GPS in agriculture - landsat satellite

GPS in Agriculture – A Rapidly Evolving Technology

Global Positioning System (GPS) technology has been around for a long time, but the use of GPS in agriculture is quite recent.  The ability to locate a geographic position using satellites was first introduced in the 1970’s.  GPS is really just the core technology, however.  It has evolved tremendously to real-time data exchange, which probably contributed the most to its practical application in Agriculture.

It wasn’t until another layer of technology, namely, Geographic Information Systems came about that we’ve seen GPS information put to work.  GIS takes GPS, and incorporates highly sophisticated database technology, and translates it into practical use.  Some related technologies include Remote Sensing and Remote Imaging whereby you can use infrared and near-infrared photography to analyze the status of a field or a crop growing in the field as a result of its refraction of heat (usually driven by things like water content, soil color, crop stress, and other measures).  The basic ability to measure a static image at any point in time, combined with a sophisticated database with information relative to the image and its measurement; has allowed us to not only tell you if your crop is sick or nutrient deficient, but now can link directly to the machine in the field to deliver the proper rate of fertilizer or pesticide at a mind-boggling accuracy.

The general term describing this trend is Precision Agriculture.  With fertilizers (and some crop protectants); the term Variable Rate Technology, or VRT has evolved tremendously in the past 20 years.

A term coined a long time ago, with the advent of the very first computers, was ‘Garbage In Garbage Out” (GIGO)…so, in order to be assured that the data being transmitted and the resulting translation to the equipment in the field is accurate, there still needs to be a verification step…and this, most often, is done by good old fashioned ‘humans’.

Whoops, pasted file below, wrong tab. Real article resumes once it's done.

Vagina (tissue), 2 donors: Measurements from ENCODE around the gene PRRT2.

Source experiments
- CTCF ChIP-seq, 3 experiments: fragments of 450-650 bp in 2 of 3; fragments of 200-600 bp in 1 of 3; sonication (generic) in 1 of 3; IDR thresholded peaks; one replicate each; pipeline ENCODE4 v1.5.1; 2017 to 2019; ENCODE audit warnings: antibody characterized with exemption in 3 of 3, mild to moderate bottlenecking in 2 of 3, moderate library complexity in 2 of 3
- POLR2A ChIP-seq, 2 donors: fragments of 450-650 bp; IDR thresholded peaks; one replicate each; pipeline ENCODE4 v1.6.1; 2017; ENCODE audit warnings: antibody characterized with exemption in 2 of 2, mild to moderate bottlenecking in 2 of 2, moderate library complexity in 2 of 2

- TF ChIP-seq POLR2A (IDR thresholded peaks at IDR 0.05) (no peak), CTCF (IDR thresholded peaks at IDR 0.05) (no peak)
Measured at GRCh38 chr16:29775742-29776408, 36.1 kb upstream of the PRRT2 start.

gps in agriculture - soil scientist

A Soil Scientist obtains baseline digital readings during aircraft or satellite observations Source: USDA

With nearly all of the different measures, there is usually some degree of ground-verified data that must be matched to it; then repeatable characteristics are discovered, and using known research-based response data; a recommendation can be made.

GPS in Agriculture also democratized Databases for farmers

The USDA, for example, has a program called CropScape‘ which shows several layers of data relative to cropland across the country.  This interactive technology is driven by GPS and Remote Sensing technology.  This highly sophisticated ‘Remote Mapping’, available on the internet and on ‘the cloud’ is extremely helpful to farmers and researchers alike.

Unmanned Aerial Vehicles (UAV) are perhaps the most rapidly developing technology in commercial agriculture today.  Drones are an example of this remote controlled imaging tool, allowing the farmer to precisely monitor crops from above when they’re actively growing in the field before making a management decision.  The savings over putting ‘boots on the ground’ to walk the fields, is tremendous.  Tied in with sophisticated spatial resolution software, with information relating to tests or activities, or historical yields; can provide another tool to maximizing profits and yields while reducing over-application of synthetic fertilizers and crop protectants.